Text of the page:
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A tale of two cities revealed: The hidden deprivation in Norwich

Norwich Foodbank has highlighted deprivation in the city. Foodbank co-ordinator Grant Habershon and methodist minister Rev Sharon Willimott at Mile Cross Methodist church on Aylsham Road.

Norwich Foodbank has highlighted deprivation in the city. Foodbank co-ordinator Grant Habershon and methodist minister Rev Sharon Willimott at Mile Cross Methodist church on Aylsham Road.

EDP pics © 2010

Dramatic inequalities in health, employment, financial stability and even life expectancy have been revealed in Norwich.

In the city’s least-affluent areas, four in 10 children live in poverty; men die 10 years before those in the most affluent; and unemployment is three times higher than elsewhere in the city.

Now councillors will set about redressing the balance and ensure a brighter future for people living in Norwich’s most disadvantaged parts.

A report due to go before councillors on Thursday shows the difference in prospects between the city’s most and least affluent wards, and reveals:

Four in 10 children live in poverty in Norwich’s most deprived parts;

Men in the least affluent wards die 10 years before those in the most affluent;

The more than three-fold increase in unemployment rates between wards.

The report also shows full-time earnings in Norwich are a sixth lower – and falling faster – than the regional average, support services are under greater pressure than ever, with many at full capacity, and the city is “significantly” worse off than the rest of the county in key indicators.

It identifies the most vulnerable people as the young, single parents, the disabled, the elderly and those on benefits.

The report was commissioned by Norwich City Council’s scrutiny committee following a presentation in September from the Norwich Foodbank, which expects to feed 5,000 people in need this year.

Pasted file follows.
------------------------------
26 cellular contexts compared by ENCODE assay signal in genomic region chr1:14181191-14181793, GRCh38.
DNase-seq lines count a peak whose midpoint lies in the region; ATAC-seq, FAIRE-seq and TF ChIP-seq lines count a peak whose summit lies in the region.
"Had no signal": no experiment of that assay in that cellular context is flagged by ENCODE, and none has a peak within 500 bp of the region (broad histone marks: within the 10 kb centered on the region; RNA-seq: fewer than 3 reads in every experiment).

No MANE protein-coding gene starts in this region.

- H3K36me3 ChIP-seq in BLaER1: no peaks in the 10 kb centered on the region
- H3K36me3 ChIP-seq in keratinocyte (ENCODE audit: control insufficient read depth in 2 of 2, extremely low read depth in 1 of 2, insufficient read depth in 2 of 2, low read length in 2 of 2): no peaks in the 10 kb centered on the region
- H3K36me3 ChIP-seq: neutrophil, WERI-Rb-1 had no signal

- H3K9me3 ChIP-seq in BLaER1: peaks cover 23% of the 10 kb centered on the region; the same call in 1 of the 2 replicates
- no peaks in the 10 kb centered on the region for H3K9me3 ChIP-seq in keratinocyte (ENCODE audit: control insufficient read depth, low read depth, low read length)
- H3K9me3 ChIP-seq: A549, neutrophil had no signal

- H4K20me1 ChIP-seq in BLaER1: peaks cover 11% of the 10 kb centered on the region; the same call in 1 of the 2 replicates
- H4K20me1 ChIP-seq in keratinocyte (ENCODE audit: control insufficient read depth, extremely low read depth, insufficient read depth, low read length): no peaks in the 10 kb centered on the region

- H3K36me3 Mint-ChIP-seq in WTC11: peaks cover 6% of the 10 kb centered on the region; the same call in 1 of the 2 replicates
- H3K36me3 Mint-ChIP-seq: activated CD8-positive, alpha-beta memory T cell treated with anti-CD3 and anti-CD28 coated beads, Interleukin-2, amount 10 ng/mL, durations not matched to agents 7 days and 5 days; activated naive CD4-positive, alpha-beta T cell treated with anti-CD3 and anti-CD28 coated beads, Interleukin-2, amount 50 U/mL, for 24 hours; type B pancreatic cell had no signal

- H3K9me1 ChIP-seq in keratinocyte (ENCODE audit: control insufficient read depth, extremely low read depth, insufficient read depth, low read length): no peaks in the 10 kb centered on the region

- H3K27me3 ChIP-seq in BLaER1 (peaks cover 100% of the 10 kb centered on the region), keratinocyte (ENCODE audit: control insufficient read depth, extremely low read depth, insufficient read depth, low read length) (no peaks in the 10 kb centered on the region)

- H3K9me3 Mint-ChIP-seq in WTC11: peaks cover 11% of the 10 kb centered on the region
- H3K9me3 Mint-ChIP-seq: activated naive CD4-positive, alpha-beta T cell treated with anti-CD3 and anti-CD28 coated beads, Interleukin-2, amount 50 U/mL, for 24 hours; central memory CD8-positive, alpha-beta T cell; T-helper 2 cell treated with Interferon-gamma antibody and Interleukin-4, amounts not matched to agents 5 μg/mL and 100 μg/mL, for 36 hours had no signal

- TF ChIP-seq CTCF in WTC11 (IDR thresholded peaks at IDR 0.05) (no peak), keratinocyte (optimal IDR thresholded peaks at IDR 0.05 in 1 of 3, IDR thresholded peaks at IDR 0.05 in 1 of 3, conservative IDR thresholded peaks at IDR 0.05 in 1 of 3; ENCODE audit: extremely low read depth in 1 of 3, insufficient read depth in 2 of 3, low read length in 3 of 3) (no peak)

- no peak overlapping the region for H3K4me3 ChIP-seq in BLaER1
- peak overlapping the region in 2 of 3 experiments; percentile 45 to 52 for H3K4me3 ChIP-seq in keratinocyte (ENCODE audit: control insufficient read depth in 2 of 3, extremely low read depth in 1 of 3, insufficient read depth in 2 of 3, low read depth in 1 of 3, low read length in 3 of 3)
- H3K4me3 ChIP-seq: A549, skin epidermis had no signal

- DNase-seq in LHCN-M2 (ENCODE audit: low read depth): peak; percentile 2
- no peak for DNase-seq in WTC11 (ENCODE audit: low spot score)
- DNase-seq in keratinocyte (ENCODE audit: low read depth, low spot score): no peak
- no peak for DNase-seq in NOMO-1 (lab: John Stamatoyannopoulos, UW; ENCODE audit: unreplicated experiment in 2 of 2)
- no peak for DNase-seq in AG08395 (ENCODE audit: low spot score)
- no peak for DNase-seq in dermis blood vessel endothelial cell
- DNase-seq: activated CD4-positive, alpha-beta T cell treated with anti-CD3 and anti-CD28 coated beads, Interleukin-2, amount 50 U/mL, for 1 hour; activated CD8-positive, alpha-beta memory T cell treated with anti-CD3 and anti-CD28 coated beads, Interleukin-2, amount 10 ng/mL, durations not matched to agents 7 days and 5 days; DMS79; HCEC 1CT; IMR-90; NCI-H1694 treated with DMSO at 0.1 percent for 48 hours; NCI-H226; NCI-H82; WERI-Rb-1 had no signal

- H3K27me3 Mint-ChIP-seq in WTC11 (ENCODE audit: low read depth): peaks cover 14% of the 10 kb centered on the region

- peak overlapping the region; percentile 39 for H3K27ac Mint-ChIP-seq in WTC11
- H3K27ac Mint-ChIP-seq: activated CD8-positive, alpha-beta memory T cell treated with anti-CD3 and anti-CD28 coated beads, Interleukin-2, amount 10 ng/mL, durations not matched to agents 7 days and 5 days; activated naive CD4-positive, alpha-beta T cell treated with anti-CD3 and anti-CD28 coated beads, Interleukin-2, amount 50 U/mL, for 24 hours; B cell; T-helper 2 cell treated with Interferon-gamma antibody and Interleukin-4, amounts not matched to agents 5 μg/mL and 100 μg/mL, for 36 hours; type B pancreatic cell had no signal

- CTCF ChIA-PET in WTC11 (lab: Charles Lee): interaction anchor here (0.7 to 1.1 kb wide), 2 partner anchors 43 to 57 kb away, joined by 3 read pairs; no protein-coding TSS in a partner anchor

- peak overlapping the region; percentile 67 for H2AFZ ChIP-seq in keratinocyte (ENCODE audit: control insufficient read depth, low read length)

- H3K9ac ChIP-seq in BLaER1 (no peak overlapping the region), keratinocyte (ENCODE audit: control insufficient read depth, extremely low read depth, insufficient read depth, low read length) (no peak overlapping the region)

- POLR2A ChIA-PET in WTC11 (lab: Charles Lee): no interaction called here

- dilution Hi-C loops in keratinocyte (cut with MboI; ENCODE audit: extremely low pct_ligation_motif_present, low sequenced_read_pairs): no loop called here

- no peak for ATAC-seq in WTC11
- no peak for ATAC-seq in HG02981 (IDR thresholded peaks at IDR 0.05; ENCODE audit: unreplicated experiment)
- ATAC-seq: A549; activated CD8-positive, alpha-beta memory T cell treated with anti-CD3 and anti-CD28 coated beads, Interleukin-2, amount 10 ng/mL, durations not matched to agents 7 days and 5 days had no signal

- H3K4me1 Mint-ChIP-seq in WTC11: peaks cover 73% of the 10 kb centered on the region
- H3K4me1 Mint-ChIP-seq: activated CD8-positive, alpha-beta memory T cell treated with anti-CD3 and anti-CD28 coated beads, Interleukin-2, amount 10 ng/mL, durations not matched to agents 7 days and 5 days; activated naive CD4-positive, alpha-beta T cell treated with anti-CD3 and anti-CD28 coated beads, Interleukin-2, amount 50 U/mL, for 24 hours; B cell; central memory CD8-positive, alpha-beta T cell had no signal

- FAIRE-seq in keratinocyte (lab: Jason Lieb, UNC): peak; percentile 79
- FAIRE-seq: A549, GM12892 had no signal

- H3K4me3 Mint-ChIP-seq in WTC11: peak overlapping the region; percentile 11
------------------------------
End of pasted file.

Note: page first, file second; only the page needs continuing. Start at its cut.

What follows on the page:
It draws the connection between deprivation and health inequalities, concluding that Norwich fares “significantly worse” than England and the rest of Norfolk in relation to deprivation, the proportion of children in poverty and GCSEs achieved. It has more violent crime and long-term unemployment, fewer physically active children and adults, more teenage pregnancy and more hospital stays for self-harm, drug misuse and more early deaths as a result of cancer.

The report highlights the image of Norwich as a “dynamic, contemporary city” with a prestigious university and teaching hospital, world-class research park and skilled workforce, but says that, nevertheless, it is “the second most deprived local authority area in the east of England”.

It adds: “A range of data reveals the different levels of need across the city, with Mile Cross, Mancroft and Catton Grove wards showing the greatest level of need but with significant issues also present in Sewell, Thorpe Hamlet, Crome, Wensum and Bowthorpe.”

Claire Stephenson, chairman of the scrutiny committee, said the findings demanded action.

“The report shows the challenges for the council, and we need to deal with them. There is a lot of work to be done.

“High unemployment and benefits being reduced are going to make the problem more difficult and put more pressure on the council as well.”

Ms Stephenson acknowledged the divide between fortunes in areas of the city had been known “for years” and said the council had not managed to bridge the gap.

“There has not been any great improvement: things have not changed much,” she said.

“The council needs to accept responsibility for some of that situation and put in place measures which will make a difference.”

For more on this story see today’s paper.

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